Some are angry. Some feel betrayed.
But, really. Did you expect Facebook was going to give us free traffic forever? Try selling that deal to your ad rep from the newspaper or TV station.
Facebook is a business, just like ours. And, they need to make money to pay employees and stockholders. Where else are they going to get money except for selling advertising?
So, stop whining and accept the fact that your organic reach on Facebook is limited. Even creating great content won’t get you much more than a few hundred post likes and a few comments. If you want to create the kind of engagement (and market results) we’re used to, it’s gonna cost you. Learn how to optimize Facebook advertising to replace organic reach.
Is the end of organic reach on Facebook a bad thing?
Most brands agree that the end of organic reach on Facebook is a VERY bad thing.
Maybe you’ve analyzed your Facebook insights and been frustrated that you’re not getting the lift you used to. One of my clients said Facebook is cheating him.
At least 1 marketer thinks the decline in organic reach on Facebook is a GOOD thing.
Bryan Maleszyk wrote on Digiday that:
Many brands (and the agencies that represent them) have accumulated a graveyard of “fans” by dubious means over the years, from buying likes from gray market sources to “like-gating” promotional campaigns. Those fans are still counted, regardless of their true value to the brand.
Furthermore, in a desire to “test-and-learn” by posting content on their Facebook page once or more a day, brands have focused on producing high volumes of content rather than considering the quality and value of that content to their target audience.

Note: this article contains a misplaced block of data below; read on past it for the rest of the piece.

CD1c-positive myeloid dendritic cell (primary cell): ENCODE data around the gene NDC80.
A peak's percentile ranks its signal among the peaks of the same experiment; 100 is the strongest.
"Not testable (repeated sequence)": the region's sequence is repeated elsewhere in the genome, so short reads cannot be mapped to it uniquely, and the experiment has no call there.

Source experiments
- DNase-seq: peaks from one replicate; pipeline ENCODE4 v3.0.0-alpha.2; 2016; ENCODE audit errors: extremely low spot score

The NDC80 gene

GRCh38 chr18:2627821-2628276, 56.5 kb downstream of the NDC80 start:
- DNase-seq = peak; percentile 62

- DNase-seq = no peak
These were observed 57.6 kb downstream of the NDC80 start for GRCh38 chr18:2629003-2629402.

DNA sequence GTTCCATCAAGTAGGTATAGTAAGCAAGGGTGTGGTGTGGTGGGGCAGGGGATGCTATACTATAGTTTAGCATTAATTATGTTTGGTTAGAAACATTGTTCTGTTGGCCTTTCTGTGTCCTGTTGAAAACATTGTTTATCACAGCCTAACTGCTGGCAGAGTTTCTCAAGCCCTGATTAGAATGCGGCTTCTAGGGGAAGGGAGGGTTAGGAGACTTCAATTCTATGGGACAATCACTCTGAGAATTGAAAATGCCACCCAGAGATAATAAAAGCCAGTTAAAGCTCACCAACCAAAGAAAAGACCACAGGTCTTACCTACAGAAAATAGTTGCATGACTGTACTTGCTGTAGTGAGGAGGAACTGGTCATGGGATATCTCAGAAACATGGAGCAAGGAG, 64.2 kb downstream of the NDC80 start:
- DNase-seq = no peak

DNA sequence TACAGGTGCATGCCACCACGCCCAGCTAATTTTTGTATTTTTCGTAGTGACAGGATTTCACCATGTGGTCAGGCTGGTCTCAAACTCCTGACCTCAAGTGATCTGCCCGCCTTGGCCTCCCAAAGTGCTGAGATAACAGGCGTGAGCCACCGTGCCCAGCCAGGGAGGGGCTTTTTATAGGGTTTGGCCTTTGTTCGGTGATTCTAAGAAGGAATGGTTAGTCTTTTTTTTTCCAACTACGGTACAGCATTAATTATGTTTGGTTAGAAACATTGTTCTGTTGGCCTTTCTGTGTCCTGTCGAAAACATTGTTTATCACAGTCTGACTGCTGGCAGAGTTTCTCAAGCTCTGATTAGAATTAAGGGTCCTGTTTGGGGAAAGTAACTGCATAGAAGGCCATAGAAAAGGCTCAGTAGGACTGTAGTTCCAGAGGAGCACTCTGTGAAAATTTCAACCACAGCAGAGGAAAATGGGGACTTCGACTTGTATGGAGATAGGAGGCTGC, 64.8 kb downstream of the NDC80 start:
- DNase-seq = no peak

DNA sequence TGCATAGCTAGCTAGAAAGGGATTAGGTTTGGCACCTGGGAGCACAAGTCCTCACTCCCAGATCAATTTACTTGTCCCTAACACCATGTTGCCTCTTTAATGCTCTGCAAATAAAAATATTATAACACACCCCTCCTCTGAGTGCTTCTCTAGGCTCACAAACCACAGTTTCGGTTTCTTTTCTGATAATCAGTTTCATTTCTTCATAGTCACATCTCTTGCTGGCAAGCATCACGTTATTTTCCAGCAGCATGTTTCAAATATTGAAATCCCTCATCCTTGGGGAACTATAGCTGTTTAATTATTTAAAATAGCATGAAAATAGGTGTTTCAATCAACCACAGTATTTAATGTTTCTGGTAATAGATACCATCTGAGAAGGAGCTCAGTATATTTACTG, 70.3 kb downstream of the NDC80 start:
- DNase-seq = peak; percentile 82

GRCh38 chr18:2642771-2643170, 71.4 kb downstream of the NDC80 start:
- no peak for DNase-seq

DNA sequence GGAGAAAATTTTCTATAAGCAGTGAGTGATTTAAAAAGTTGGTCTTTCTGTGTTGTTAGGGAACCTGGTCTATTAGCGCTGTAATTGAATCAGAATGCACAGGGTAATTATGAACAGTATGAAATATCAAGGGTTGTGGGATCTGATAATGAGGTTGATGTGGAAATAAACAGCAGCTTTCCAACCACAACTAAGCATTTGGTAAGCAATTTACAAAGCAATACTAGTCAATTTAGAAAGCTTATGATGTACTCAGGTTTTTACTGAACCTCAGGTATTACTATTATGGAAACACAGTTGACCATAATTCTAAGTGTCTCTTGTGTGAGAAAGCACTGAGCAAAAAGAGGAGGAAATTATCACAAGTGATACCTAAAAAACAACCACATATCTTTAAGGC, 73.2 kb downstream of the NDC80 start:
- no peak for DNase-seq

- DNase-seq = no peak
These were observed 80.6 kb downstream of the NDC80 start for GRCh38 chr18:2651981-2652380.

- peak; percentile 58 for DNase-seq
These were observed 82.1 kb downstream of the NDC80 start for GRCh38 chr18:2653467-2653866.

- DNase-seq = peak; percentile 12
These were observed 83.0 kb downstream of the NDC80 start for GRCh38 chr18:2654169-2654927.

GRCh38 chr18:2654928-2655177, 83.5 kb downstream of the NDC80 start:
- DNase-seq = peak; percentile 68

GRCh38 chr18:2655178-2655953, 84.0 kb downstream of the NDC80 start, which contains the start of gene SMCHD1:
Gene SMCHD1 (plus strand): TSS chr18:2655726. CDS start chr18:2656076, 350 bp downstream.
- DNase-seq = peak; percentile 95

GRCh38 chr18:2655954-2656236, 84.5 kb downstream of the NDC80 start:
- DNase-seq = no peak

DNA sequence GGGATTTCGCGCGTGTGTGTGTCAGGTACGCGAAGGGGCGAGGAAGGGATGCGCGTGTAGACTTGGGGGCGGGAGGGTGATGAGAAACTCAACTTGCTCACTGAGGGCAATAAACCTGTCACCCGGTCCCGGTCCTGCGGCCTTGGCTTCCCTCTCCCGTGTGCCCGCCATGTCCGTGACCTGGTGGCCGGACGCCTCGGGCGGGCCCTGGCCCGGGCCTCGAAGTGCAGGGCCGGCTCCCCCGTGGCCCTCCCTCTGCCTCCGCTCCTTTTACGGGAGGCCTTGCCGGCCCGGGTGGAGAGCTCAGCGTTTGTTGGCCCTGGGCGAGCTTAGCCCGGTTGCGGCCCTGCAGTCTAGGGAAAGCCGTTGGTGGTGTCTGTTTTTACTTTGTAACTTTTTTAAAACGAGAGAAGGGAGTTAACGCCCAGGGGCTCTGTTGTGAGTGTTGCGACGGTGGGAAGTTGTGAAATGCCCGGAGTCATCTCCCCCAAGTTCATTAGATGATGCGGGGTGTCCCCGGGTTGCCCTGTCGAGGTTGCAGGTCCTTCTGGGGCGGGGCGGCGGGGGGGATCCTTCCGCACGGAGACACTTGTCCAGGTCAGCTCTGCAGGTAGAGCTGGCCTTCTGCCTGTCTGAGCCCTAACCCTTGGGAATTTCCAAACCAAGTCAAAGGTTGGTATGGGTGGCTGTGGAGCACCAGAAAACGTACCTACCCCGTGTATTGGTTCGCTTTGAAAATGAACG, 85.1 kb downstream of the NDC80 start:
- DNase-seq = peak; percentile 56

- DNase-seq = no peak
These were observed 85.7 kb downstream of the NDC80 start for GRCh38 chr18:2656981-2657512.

It is Facebook’s responsibility to maintain the best user experience possible for its 1.2 billion users, so as to avoid the MySpace curse of over-advertising. If brand content continues to overwhelm the news feed with such limited engagement, the currently small trickle of user abandonment will likely turn into a torrent. And without them, Facebook offers no value.
Now, I’m not going to go so far as to say it’s a good thing that organic reach on Facebook is dwindling, but I think the decline was inevitable.
Plus, brands don’t really appreciate something they get for free. When brands pay for something, they invest more resources (time, money, talent, testing, monitoring) to make sure it produces market returns. Facebook charging for reach reinforces that it’s a MARKETING decision to reach Facebook’s 1.2 billion users and you should have a plan to optimize Facebook advertising.
That said, Facebook advertising is a great way to meet your marketing goals — if you do it the RIGHT way. That’s because:
- Facebook advertising is very reasonable. We’re getting, depending on the goal, between $.13 and $.25 per ENGAGEMENT with our Facebook ads (which is about $.003/ impression). We increased traffic to a client’s website by almost 1000% in just a week! I challenge you to get results like that from any other channel.
- Facebook allows for incredible targeting opportunities. You can select based on deep demographics (see Facebook’s ad targeting from the screencast below), interests, geography, and behavioral markers (US only through 3rd party providers).
- Facebook allows customization based on your goal and reports engagement metrics based on actions that support your goals. Choosing the appropriate goal both modifies your ad — for instance, page post engagement goals create sponsored posts while the Clicks to Website goal creates an ad to the right of posts with a Call to Action button — and the metrics used to assess success.
Create the ad
Obviously, optimizing Facebook advertising starts with identifying your goal and selecting the ad type best suited to achieving that goal. Think about the value provided by each behavior. For instance, getting folks to like your page or your post might NOT translate into money in the bank.